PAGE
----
If you have cash, then you can avoid all of this.

What Options are There for Groceries?

The above will be relevant no matter where you shop. In Makati, there are three major grocery chains to get your shopping done.

There is not a lot of difference between each one, but a few comments worth noting below:

Landmark

This is the largest supermarket in the Makati area and you will get the broadest selection.

The fresh produce quality is as good as you will get in the city and the prices are also the cheapest you will find.

Because the local market is very responsive to price you will also find this the busiest, and at times crowded to the point of standstill.

Many Sari-Sari store operators source their goods here and it is common to see someone at checkout with five trolleys full of groceries.

You can tip one of the baggage guys to carry your things up to the taxi line if you want.

This comes in handy if you are buying more than you can carry, but if you are a guy you should man up and carry your own shit.

Rustans

This is targeted more towards the expat crowd and stocks lots of imported goods from the US, UK and Aus (hello vegemite!!).

The price point is higher, and the stock levels also unpredictable.

The stores are smaller with many in convenient locations near condo buildings. Great for the quick run to the shops to grab a few necessities.

The extra cost doesn’t really come with extra quality. The fresh produce is so so, and the imported goods always seem to be a B grade version of what you would get back home.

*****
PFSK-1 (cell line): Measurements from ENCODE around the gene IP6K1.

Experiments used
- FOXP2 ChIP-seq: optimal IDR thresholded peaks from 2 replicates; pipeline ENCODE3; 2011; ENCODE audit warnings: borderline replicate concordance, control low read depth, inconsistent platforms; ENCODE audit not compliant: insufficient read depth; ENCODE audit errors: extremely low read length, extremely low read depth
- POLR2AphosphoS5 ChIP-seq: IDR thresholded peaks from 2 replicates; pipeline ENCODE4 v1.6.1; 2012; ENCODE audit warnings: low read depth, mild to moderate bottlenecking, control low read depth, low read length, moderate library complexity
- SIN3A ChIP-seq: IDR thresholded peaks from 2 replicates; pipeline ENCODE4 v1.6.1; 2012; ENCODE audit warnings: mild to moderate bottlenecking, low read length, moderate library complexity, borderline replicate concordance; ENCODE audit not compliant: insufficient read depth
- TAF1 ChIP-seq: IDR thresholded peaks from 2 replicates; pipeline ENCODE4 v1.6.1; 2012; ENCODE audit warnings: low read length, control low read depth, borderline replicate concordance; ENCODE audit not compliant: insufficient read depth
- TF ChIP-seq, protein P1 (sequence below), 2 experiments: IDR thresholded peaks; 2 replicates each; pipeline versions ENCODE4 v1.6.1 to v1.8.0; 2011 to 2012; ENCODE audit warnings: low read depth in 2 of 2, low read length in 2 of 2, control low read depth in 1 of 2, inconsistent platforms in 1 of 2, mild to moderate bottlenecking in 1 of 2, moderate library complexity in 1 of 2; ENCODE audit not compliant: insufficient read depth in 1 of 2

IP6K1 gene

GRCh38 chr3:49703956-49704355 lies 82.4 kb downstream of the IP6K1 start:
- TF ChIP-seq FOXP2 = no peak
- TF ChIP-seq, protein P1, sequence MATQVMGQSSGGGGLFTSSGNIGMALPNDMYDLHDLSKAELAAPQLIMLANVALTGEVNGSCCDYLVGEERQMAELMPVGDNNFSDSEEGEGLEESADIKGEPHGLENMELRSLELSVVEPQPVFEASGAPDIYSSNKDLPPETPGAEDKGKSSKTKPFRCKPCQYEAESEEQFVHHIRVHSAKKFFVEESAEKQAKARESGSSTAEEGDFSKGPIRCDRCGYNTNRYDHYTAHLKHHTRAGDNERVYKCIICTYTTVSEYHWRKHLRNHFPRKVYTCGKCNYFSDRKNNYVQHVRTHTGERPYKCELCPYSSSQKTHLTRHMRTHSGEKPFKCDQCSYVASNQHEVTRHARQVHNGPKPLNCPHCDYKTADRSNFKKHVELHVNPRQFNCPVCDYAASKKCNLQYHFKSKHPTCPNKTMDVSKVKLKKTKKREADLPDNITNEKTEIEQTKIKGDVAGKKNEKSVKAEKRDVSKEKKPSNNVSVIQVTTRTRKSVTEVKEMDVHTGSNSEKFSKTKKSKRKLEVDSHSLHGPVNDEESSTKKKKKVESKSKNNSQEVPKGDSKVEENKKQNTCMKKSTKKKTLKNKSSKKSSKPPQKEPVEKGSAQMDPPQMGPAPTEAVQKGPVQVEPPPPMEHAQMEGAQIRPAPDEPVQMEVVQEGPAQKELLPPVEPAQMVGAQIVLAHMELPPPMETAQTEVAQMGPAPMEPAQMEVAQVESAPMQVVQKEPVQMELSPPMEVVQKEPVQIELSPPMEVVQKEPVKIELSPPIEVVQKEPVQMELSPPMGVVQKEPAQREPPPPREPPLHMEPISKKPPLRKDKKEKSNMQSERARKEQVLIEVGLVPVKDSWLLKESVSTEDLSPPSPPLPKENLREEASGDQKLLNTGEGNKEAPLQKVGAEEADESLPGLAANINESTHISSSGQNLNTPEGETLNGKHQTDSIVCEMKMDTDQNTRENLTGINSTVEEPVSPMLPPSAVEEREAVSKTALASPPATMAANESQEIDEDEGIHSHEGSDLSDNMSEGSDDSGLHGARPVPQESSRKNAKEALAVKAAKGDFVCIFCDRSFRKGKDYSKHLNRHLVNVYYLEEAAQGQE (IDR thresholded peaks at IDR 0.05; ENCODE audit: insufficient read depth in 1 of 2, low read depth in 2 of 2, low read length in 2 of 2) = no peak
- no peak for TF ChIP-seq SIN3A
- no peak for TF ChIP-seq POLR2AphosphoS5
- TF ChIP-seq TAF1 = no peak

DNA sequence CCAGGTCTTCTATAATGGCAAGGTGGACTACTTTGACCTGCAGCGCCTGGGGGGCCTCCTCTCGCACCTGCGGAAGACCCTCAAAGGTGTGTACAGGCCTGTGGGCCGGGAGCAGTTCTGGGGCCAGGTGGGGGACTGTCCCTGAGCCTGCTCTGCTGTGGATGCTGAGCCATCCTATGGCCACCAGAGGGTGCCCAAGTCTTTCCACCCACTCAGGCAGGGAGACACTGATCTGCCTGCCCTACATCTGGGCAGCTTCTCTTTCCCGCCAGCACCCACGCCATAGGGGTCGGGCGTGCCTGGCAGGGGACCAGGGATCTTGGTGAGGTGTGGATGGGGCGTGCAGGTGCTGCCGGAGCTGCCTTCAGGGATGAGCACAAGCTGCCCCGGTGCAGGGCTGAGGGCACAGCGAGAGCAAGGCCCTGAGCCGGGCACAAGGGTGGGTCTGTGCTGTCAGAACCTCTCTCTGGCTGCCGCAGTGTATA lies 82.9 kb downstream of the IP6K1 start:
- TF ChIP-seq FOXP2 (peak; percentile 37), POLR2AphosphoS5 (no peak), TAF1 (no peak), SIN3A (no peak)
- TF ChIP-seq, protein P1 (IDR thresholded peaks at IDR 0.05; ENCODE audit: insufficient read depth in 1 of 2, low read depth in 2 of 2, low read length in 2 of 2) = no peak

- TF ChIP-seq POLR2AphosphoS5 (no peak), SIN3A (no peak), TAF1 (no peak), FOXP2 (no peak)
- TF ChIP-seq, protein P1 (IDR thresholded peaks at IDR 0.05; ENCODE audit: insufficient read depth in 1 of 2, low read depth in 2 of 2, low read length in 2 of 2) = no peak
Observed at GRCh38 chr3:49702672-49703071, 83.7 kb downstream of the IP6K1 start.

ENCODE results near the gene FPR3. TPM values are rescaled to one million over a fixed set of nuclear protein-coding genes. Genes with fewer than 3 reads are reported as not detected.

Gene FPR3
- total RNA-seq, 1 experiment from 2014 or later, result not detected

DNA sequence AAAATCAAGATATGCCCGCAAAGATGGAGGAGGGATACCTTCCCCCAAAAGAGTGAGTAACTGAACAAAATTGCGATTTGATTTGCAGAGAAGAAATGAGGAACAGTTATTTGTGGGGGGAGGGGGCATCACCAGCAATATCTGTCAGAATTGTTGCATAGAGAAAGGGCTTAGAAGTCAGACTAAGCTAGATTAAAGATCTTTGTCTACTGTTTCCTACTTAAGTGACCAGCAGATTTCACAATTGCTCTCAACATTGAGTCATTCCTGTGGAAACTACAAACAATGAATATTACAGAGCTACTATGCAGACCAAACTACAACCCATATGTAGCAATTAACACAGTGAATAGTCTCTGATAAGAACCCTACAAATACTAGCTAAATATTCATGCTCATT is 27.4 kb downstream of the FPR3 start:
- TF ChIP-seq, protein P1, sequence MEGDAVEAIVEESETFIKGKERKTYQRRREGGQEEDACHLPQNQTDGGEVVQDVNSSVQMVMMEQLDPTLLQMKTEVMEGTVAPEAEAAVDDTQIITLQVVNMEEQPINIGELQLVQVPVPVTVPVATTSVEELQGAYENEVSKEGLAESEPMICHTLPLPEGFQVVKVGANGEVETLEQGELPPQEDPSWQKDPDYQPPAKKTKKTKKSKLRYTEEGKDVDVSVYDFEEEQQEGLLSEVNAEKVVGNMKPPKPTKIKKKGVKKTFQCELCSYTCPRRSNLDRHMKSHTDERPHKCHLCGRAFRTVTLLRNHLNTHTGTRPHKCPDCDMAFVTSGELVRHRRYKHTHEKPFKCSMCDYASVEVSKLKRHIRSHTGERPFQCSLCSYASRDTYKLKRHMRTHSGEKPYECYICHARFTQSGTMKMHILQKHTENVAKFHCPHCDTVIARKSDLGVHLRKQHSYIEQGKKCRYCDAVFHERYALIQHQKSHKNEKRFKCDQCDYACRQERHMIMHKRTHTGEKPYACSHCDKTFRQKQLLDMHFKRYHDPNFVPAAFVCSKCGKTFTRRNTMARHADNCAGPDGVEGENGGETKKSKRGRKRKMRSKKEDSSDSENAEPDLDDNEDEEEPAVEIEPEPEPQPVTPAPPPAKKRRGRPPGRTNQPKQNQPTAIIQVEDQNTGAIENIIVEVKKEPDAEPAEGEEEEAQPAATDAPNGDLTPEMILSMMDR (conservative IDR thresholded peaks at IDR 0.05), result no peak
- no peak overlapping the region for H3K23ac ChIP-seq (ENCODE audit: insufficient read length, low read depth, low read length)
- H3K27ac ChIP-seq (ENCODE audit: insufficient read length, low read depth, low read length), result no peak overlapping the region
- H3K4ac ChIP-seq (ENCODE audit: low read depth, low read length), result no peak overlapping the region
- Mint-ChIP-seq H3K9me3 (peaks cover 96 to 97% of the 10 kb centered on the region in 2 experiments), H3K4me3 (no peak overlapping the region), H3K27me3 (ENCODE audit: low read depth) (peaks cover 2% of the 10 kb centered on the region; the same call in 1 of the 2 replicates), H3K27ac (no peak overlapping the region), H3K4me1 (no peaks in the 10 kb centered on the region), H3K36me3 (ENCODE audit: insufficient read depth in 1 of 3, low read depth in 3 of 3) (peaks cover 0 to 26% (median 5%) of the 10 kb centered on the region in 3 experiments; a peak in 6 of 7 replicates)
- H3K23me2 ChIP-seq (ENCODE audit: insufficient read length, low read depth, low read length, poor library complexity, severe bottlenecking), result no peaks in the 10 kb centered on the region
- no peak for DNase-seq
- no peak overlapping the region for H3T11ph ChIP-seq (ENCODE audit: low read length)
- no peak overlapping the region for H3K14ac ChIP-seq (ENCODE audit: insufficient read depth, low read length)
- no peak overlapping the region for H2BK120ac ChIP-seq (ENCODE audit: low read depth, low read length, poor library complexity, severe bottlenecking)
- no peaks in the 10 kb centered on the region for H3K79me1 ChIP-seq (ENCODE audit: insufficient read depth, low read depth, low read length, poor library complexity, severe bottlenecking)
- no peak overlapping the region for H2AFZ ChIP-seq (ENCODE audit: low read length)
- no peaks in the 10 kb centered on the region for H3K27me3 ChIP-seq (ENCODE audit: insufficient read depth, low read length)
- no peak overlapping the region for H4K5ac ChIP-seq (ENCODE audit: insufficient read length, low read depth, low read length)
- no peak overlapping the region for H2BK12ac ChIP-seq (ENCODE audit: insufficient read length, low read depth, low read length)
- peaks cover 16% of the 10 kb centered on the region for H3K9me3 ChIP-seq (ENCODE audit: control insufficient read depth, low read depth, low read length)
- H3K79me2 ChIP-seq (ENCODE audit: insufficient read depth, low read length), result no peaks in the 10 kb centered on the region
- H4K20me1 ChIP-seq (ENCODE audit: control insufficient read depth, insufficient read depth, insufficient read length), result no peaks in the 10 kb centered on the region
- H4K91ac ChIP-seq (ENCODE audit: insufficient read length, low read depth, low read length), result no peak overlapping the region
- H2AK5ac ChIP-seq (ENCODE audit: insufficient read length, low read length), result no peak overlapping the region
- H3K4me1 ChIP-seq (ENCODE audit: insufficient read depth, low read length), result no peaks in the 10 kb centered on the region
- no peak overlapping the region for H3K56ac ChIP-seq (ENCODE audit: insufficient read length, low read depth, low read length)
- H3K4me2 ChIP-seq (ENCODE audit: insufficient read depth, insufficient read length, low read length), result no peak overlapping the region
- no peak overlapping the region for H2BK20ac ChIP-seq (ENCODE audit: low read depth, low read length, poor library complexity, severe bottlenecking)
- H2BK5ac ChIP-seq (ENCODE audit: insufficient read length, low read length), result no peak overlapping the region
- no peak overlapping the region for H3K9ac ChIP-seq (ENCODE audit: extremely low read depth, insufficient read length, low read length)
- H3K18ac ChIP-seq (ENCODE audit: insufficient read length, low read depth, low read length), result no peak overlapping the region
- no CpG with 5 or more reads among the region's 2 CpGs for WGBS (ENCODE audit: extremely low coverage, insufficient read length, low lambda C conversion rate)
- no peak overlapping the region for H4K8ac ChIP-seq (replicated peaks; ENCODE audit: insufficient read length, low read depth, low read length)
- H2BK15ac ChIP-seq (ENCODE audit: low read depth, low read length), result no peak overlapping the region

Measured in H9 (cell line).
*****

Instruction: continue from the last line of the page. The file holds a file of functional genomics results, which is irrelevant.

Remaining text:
SM

I would avoid this place whenever possible. The supermarkets generally smell, they have the poorest quality fresh produce.

The nonsensical queue rules that will drive you nuts, and result in you being rejected from a cash register if you do not fit the criteria.

Even if that queue is near and a checkout person is just standing there.

Farmers Market Alternatives

You will find two markets every weekend in Makati that are a great alternative to get your fresh produce:

Salcedo Saturday Market

The market is set up every Saturday at Valasquez Park in the heart of Salcedo Village.

I lived directly across the road from this for the first 18 months I loved in the Philippines. And you know how many times I went?

Zero!

But, this was when I was in my late 20’s and was rarely out of bed before 2pm on a weekend.

I have been many times since, and with some of the best brunch restaurants nearby its a great place to spend a relaxing morning.

Legazpi Sunday Market

They pack up on Saturday evening and shift over to Legazpi Village for the Sunday version;

It is mostly the same stuff, just conveniently located for the residents one village over… So no one has to cross Makati Ave!

You Can Always Just Eat Out

So that is all for one of my least favorite topics in the world.

Good stuff to know when you are new to the city though. With the relative affordability of eating out, it can be tempting to fall into a pattern that avoids cooking your own meals.

If you are staying for a long time though you are going to end up being one very unhealthy person by doing this.

If you want to eat anything resembling a healthy meal you will have to cook it yourself. So the sooner you can get into a grocery routine the better off you will be.

You can find some great quality meat, seafood, fruits and veggies at the markets scattered around the city.

If you want to brave the traffic and crowds at these then you can source better stuff at a cheaper price (probably best to take a Filipino with you to buy on your behalf).

If you are a working professional though you simply will not have time in amongst the day to day grind.

Happy shopping!